Open Access Highly Accessed Open Badges Research article

Conquering the Sahara and Arabian deserts: systematics and biogeography of Stenodactylus geckos (Reptilia: Gekkonidae)

Margarita Metallinou1, Edwin Nicholas Arnold2, Pierre-André Crochet3, Philippe Geniez4, José Carlos Brito5, Petros Lymberakis6, Sherif Baha El Din7, Roberto Sindaco8, Michael Robinson9 and Salvador Carranza1*

Author Affiliations

1 Institute of Evolutionary Biology (CSIC-UPF), Passeig Marítim de la Barceloneta 37-49, 08003, Barcelona, Spain

2 The Natural History Museum, Cromwell Road, SW7 5BD, London, UK

3 CNRS-UMR 5175 Centre d'Ecologie Fontionnelle et Evolutive, 1919 Route de Mende, 34293, Montpellier cedex 5, France

4 EPHE-UMR, Centre d'Ecologie Fontionnelle et Evolutive, 1919 Route de Mende, 34293, Montpellier cedex 5, France

5 CIBIO/InBIO, Centro de Investigação em Biodiversidade e Recursos Genéticos da Universidade do Porto, Instituto de Ciências Agrárias de Vairão, R. Padre Armando Quintas 4485-661, Vairão, Portugal

6 Natural History Museum of Crete, University of Crete, Knosou Av, P.O. Box 2208, 71409, Heraklion, Greece

7 Nature Conservation Sector, Egyptian Environmental Affairs Agency, 3 Abdalla El Katib, Apt. 3, Cairo, Dokki, Egypt

8 Museo Civico de Storia Naturale, via San Francesco di Sales 188, I-10022, Carmagnola, Italy

9 Sultan Qaboos University, Department of Biology, College of Science, Al-Khod, P.O. Box 36, Muscat, Sultanate of Oman

For all author emails, please log on.

BMC Evolutionary Biology 2012, 12:258  doi:10.1186/1471-2148-12-258

Published: 31 December 2012



The evolutionary history of the biota of North Africa and Arabia is inextricably tied to the complex geological and climatic evolution that gave rise to the prevalent deserts of these areas. Reptiles constitute an exemplary group in the study of the arid environments with numerous well-adapted members, while recent studies using reptiles as models have unveiled interesting biogeographical and diversification patterns. In this study, we include 207 specimens belonging to all 12 recognized species of the genus Stenodactylus. Molecular phylogenies inferred using two mitochondrial (12S rRNA and 16S rRNA) and two nuclear (c-mos and RAG-2) markers are employed to obtain a robust time-calibrated phylogeny, as the base to investigate the inter- and intraspecific relationships and to elucidate the biogeographical history of Stenodactylus, a genus with a large distribution range including the arid and hyper-arid areas of North Africa and Arabia.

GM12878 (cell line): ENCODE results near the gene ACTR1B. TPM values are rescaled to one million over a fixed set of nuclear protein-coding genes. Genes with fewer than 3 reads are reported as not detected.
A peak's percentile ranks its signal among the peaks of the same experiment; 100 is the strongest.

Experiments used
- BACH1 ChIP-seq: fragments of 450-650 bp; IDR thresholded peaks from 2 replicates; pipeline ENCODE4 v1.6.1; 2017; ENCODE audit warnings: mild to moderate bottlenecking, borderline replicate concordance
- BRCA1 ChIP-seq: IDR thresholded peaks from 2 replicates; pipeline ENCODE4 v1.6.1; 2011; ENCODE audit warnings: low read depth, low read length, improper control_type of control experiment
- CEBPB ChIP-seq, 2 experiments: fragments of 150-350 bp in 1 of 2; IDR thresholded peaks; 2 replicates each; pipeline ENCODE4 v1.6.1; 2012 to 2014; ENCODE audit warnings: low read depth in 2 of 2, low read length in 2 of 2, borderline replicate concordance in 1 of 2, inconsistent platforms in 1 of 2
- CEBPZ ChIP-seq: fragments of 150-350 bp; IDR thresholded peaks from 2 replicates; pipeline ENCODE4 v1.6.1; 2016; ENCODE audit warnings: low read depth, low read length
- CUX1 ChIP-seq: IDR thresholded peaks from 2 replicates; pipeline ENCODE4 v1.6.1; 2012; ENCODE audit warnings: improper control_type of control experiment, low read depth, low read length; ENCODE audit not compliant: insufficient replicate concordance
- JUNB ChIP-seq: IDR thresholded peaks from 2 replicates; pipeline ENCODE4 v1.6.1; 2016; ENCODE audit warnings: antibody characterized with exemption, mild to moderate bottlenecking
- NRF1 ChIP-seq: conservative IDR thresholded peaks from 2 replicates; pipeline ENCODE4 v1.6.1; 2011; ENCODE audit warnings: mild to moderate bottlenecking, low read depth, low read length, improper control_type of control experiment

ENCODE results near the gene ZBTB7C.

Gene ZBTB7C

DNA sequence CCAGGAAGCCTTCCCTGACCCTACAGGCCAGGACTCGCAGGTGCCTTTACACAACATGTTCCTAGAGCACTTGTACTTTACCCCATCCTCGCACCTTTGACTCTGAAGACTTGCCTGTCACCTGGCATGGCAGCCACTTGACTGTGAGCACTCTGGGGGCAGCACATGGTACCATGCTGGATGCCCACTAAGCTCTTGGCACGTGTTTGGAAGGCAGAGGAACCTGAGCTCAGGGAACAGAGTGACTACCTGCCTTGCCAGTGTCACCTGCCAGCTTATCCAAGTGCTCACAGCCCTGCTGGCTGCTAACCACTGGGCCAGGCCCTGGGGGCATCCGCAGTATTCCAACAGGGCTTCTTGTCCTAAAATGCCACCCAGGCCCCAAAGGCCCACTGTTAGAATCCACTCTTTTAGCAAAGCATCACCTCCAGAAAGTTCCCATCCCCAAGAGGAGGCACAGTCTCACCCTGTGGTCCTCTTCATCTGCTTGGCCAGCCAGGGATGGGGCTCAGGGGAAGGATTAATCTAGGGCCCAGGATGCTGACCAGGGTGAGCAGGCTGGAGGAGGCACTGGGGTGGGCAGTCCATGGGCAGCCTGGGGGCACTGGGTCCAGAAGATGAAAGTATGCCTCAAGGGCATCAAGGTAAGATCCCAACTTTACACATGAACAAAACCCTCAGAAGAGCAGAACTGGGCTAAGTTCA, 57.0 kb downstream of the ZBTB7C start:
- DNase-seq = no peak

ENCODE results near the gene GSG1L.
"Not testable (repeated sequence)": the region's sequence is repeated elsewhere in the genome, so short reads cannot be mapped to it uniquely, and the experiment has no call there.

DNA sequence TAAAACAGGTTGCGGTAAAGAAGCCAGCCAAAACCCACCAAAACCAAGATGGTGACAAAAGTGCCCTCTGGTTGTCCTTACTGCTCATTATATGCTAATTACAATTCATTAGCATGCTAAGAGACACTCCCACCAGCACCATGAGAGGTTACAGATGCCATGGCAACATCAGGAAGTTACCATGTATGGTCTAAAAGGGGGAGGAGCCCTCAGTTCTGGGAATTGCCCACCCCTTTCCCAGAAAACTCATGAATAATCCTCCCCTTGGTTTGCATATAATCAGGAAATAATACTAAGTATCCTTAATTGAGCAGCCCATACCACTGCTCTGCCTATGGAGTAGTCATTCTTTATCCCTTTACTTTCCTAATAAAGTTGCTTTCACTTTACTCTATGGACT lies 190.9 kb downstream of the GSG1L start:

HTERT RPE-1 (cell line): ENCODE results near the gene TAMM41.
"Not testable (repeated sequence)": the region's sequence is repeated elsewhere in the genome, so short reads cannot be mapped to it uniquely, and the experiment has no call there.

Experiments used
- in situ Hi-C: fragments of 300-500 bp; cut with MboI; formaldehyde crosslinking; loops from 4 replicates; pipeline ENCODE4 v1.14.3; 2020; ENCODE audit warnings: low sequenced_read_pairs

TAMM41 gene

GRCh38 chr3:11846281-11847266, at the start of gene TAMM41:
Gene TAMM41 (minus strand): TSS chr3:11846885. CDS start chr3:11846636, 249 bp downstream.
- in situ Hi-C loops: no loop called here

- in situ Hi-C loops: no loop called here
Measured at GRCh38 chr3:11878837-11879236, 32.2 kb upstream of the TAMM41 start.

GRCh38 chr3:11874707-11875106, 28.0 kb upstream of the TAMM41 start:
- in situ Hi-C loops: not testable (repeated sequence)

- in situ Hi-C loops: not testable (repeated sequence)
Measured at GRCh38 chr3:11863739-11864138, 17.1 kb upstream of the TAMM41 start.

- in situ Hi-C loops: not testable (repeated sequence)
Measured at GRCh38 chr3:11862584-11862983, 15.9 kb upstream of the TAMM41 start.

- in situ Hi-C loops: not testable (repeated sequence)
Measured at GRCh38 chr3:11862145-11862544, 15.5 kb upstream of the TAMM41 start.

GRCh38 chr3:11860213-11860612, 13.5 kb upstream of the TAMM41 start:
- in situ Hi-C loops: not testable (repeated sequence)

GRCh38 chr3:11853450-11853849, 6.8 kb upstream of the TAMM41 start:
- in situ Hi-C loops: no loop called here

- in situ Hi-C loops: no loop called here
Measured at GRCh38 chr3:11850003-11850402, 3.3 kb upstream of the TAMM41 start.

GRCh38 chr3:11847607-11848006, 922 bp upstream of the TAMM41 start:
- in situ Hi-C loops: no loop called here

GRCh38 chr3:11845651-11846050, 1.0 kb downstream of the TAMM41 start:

The phylogenetic analyses of molecular data reveal the existence of three major clades within the genus Stenodactylus, which is supported by previous studies based on morphology. Estimated divergence times between clades and sub-clades are shown to correlate with major geological events of the region, the most important of which is the opening of the Red Sea, while climatic instability in the Miocene is hypothesized to have triggered diversification. High genetic variability is observed in some species, suggesting the existence of some undescribed species. The S. petrii - S. stenurus species complex is in need of a thorough taxonomic revision. New data is presented on the distribution of the sister species S. sthenodactylus and S. mauritanicus.


The phylogenetic hypothesis for the genus Stenodactylus presented in this work permits the reconstruction of the biogeographical history of these common desert dwellers and confirms the importance of the opening of the Red Sea and the climatic oscillations of the Miocene as major factors in the diversification of the biota of North Africa and Arabia. Moreover, this study traces the evolution of this widely distributed and highly specialized group, investigates the patterns of its high intraspecific diversity and elucidates its systematics.

Stenodactylus; Gekkonidae; Arabia; North Africa; Phylogeny; Biogeography; Desert; Red Sea